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WASHINGTON — The U.S. Senate has reached a bipartisan agreement on a new round of sanctions against Russia, a move that will likely force President Donald Trump to either sign or veto a measure that he has not said he supports.
The sanctions are in response to a trio of Russian actions, including their interference in the 2016 election, engagement in Syria and invasion of Crimea.
In a rebuke to the president, negotiators agreed that the additional sanctions on Russia would prohibit the president from being able to lift them without Congressional approval.
In addition, the measure would codify existing sanctions and place new economic restrictions in an effort to economically harm specific individuals and Russia's economy.
Sanctions would be placed on Russians who violate human rights, supply weapons to the Bashar al-Asad regime in Syria or who are involved in the Russian defense and intelligence industry. It also places additional sanctions on specific industries, including the country's mining, shipping and railway industry.
“By codifying existing sanctions and requiring Congressional review of any decision to weaken or lift them, we are ensuring that the United States continues to punish President Putin for his reckless and destabilizing actions," Senate Minority Leader Chuck Schumer wrote in a statement. "These additional sanctions will also send a powerful and bipartisan statement to Russia and any other country who might try to interfere in our elections that they will be punished."
The measure will be attached to a larger bill that would impose new sanctions on Iran, which the president has supported. If the amendment passes a procedural vote Wednesday morning, the Senate could vote it up or down on Thursday. It would then have to be approved by the House before it reaches the president's desk.
Senate majority Leader Mitch McConnell announced last week that he supports adding the Russia sanctions to the measure and relevant senators in leadership and those in charge of the Banking and Foreign Relations Committee began working out an agreement on a measure.
The White House has been silent on the proposal and administration officials have been unclear on what the official position is. Secretary of State Rex Tillerson said in April that the current Russian sanctions would “remain” until the country gives up control of the Crimean peninsula. But the administration has initiated a cozier relationship with Putin, even discussing returning its diplomatic compounds and easing sanctions on Russia's oil industry.
Trump has indicated he is skeptical about additional sanctions and has been dismissive about the role of Russian interference in the U.S. elections. Last Friday, Trump called the investigations into the interference and possible ties to his campaign "an excuse by the Democrats who lost an election that some people think they shouldn’t have lost."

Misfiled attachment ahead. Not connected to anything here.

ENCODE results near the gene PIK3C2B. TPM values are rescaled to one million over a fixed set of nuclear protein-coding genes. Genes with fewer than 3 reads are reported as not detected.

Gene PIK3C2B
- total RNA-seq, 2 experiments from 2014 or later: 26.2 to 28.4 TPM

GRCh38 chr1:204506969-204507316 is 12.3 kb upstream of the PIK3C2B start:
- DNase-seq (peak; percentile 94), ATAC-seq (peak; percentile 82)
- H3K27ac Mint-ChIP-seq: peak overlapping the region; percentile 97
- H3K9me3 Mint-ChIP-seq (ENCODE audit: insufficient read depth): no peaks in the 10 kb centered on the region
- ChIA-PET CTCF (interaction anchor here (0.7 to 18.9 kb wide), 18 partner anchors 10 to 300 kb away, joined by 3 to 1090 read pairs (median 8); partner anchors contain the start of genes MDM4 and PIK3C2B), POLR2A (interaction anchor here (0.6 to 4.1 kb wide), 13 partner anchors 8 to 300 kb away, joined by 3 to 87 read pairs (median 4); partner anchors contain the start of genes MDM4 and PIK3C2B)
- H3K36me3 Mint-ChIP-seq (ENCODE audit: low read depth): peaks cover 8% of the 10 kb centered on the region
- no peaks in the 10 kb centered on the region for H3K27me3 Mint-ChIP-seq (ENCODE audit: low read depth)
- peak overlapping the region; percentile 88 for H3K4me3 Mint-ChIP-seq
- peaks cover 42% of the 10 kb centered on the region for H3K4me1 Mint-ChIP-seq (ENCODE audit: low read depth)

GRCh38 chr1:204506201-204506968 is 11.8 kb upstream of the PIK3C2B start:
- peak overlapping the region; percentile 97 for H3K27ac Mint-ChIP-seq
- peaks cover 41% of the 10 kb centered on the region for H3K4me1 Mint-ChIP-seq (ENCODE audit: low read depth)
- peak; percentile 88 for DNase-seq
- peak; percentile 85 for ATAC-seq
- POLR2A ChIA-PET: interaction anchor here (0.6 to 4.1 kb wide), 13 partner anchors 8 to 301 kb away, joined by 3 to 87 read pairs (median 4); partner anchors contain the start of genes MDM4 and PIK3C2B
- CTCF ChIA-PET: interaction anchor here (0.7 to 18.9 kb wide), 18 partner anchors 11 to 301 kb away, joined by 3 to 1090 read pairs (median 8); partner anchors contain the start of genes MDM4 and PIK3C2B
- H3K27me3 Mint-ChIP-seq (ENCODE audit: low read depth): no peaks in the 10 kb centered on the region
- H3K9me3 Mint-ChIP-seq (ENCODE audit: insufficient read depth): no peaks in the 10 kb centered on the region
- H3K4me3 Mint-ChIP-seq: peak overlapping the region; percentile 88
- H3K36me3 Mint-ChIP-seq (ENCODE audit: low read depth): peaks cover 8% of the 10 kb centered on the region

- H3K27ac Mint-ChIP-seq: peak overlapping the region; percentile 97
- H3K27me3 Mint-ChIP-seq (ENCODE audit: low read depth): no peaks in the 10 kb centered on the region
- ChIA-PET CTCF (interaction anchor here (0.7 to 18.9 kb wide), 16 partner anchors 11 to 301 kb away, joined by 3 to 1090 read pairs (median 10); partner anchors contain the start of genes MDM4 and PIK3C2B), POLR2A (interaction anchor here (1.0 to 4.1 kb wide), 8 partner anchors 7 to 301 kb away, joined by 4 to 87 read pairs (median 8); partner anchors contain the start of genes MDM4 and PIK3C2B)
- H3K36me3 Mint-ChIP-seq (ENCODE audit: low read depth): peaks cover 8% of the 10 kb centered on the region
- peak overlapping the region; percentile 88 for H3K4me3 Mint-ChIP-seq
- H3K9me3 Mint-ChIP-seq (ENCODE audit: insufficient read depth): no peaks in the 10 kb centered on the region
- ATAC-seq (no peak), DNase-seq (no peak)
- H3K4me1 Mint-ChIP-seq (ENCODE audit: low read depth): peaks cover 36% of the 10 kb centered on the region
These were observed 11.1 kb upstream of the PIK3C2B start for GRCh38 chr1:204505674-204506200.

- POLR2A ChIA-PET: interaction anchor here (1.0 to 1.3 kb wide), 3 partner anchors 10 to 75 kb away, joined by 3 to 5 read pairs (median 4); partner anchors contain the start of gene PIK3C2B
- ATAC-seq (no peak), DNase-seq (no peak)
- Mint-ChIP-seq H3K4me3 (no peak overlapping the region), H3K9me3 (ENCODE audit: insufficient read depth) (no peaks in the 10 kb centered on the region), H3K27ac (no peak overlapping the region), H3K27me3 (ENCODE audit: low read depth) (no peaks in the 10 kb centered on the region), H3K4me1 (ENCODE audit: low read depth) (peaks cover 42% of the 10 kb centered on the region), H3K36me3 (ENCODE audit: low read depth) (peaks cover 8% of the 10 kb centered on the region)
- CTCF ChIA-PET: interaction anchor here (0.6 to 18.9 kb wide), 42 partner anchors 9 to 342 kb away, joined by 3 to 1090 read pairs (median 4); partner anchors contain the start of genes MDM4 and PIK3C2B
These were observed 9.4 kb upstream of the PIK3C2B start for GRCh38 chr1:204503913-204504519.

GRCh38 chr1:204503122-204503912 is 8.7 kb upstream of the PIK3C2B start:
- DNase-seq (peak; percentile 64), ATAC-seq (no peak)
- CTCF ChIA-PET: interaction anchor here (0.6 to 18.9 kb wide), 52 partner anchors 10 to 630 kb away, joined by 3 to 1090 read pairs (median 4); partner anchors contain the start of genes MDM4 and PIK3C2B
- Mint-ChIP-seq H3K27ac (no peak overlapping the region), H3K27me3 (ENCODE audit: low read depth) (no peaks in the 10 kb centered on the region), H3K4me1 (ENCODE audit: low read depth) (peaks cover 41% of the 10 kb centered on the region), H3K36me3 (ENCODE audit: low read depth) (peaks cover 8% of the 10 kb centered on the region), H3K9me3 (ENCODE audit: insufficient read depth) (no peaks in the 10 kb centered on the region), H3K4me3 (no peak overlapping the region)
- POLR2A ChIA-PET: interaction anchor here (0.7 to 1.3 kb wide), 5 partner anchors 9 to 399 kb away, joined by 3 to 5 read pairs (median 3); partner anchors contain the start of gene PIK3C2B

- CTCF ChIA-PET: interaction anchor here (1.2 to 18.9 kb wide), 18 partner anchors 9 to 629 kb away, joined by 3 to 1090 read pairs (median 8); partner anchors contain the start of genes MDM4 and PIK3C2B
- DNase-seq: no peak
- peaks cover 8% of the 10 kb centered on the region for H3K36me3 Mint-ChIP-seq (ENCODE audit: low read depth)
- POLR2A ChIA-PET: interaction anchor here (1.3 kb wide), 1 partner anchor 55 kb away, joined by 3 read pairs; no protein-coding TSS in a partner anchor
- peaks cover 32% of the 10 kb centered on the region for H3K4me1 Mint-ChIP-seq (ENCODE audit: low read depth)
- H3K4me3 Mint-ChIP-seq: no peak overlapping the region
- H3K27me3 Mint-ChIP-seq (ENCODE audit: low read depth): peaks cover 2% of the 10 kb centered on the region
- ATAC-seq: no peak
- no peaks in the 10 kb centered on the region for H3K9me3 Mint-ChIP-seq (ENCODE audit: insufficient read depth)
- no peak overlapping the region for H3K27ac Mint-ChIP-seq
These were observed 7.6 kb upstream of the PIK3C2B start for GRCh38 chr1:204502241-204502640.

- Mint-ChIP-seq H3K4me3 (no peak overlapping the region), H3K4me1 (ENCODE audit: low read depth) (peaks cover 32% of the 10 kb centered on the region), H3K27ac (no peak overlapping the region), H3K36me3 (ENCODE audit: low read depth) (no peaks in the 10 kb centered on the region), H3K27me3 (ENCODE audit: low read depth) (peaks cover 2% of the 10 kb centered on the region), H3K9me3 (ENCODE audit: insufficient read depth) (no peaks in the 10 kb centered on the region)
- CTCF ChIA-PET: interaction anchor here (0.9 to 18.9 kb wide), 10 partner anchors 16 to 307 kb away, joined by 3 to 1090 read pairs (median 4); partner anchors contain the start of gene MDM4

"I think the president has conflated the legitimacy of his election with Russia’s involvement. Nobody’s saying — he won it fairly — that the Russians actually changed the outcome,” said Sen. Lindsey Graham, R-S.C. “[Putin] put the opposition leader in jail today. I think the president will sign the bill. I don’t want to speak for him but I think the case against Russia is overwhelming.”
Some Republicans, including Sen. Bob Corker, R-Tenn., who is also the head of the Foreign Affairs Committee, have been skeptical of moving forward with Russian sanctions. Sen. Jeff Flake, R-Arizona, said last week that the Senate ought to give Trump “more time” before pushing sanctions.
But many Republicans wanted to move ahead. And McConnell’s support advanced the process quickly.
McConnell, who is deeply skeptical and critical of Russia, touted the measure last week before an agreement was reached before the Faith and Freedom Conference in Washington, D.C.
“We’ll soon pass very important new sanctions on both Iran and on Russia,” McConnell said in his list of accomplishments.
Democratic leaders said that they would support an Iranian sanctions bill only if tough sanctions against Russia were also included.
“I think it’s a really good idea to do,” said Sen. Tim Kaine, D-Virginia, and Hillary Clinton’s running mate. “It would be a little odd to take up sanctions that we need to do against a nation that poses us some threat in the region but (not) sanctions on a nation that all of our intel community has decided direct attacked American elections.”